Trump - Russia's man in Washington ... Unhinged, disordered, unfit ... More villains to walk the plank ... Buying elections and the gerrymander ... Conservative SCOTUS could make things worse ... Unqualified federal judges ... William Barr the new/old Matthew Whitaker ... Roger Fitch files from Washington
"[H]is chief legacy is to have cast a serially bankrupt carnival barker in the role of a man who might plausibly become the leader of the free world" - New Yorker on the TV producer who cast Donald Trump in The Apprentice
Almost daily, Americans receive fresh evidence of their president's disordered and dishonest mind, his disregard for law, his instinctive, compulsive mendacity.
In a recent pleading, beleaguered lawyers at the Department of Justice felt obliged to claim President Trump's damaging tweets should be ignored because he doesn't know what he's talking about. Certainly no competent lawyer would find them advisable: some may amount to witness-tampering.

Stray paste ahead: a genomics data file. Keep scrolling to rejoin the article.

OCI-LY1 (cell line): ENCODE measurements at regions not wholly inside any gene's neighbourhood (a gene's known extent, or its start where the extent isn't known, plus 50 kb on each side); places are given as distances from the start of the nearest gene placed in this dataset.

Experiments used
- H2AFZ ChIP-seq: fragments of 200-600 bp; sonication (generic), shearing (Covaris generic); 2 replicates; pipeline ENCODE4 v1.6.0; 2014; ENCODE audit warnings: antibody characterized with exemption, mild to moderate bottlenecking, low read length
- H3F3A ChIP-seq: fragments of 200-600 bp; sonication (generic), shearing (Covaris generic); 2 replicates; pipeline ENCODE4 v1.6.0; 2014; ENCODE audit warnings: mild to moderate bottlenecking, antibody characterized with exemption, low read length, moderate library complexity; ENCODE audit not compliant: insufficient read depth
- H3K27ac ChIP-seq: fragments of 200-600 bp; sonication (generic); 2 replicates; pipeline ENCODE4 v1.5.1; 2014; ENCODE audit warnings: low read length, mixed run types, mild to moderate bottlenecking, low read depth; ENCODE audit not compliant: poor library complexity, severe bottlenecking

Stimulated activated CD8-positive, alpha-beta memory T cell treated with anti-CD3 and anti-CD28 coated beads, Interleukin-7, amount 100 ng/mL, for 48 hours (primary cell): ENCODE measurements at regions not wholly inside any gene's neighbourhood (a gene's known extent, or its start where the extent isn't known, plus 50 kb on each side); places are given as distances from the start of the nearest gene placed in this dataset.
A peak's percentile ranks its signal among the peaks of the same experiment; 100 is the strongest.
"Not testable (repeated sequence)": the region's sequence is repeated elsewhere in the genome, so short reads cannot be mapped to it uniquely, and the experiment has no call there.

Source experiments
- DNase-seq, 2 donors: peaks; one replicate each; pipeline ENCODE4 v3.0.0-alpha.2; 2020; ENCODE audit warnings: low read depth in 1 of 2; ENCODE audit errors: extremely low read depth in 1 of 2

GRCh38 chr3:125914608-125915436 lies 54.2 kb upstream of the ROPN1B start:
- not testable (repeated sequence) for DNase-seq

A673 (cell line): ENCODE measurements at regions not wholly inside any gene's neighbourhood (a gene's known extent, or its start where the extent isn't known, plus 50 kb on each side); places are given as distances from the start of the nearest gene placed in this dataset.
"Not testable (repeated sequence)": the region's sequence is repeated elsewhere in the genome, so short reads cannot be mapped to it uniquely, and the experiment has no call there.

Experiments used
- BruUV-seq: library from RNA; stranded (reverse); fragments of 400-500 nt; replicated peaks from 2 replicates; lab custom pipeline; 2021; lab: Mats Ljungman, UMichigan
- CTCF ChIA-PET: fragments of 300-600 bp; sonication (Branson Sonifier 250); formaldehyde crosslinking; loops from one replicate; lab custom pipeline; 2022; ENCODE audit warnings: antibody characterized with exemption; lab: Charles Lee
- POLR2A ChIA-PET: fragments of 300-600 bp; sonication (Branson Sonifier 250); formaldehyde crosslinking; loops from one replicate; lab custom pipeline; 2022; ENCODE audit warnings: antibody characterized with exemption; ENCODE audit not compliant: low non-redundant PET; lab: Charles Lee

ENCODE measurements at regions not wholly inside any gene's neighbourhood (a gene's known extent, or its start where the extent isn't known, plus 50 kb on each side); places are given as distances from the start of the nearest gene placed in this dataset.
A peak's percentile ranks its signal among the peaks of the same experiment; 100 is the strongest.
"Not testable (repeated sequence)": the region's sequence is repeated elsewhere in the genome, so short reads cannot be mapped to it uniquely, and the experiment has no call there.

Most of the criminal investigations threatening Trump and his circle - about 17 - involve Russians, and over 100 contacts between Trump's campaign and transition team and Russian-linked officials have thus far been reported.
The president's vast array of legal and ethical problems involving corruption and malfeasance meanwhile grows exponentially. Finally, he's getting the attention he craves: everything bearing his name is under investigation, and some property could qualify for asset forfeiture under RICO, the Racketeer Influenced and Corrupt Organizations Act .
Perhaps, like Al Capone, Trump could end up in jail for tax evasion. The Trump Organisation CFO Allen Weisselberg has received immunity and is cooperating with Special Counsel Robert Mueller. The Trump Foundation has surrendered, following an adverse court ruling allowing the NY AG's fraud case to go forward.
Venality permeates Trump's businesses, foundation, family and cabinet, but the president carries on, as re-election may be his best hope of avoiding eventual indictment, more hereand here. Yet, even as the administration openly serves the material interests of Trump and his corporate friends, trouble is brewing.
With the new Democrat house, he faces a real risk of a (messy) impeachment.
Trump has now lost two-thirds of his original senior White House staff, and cabinet firings and resignations, such as that of Interior Secretary Ryan Zinke, have damaged his government. Zinke was subject to 18 federal investigations, two more than the infamous EPA administrator, Scott Pruitt, forced out earlier last year; both men helped themselves while pursuing environmentally-disastrous deregulation.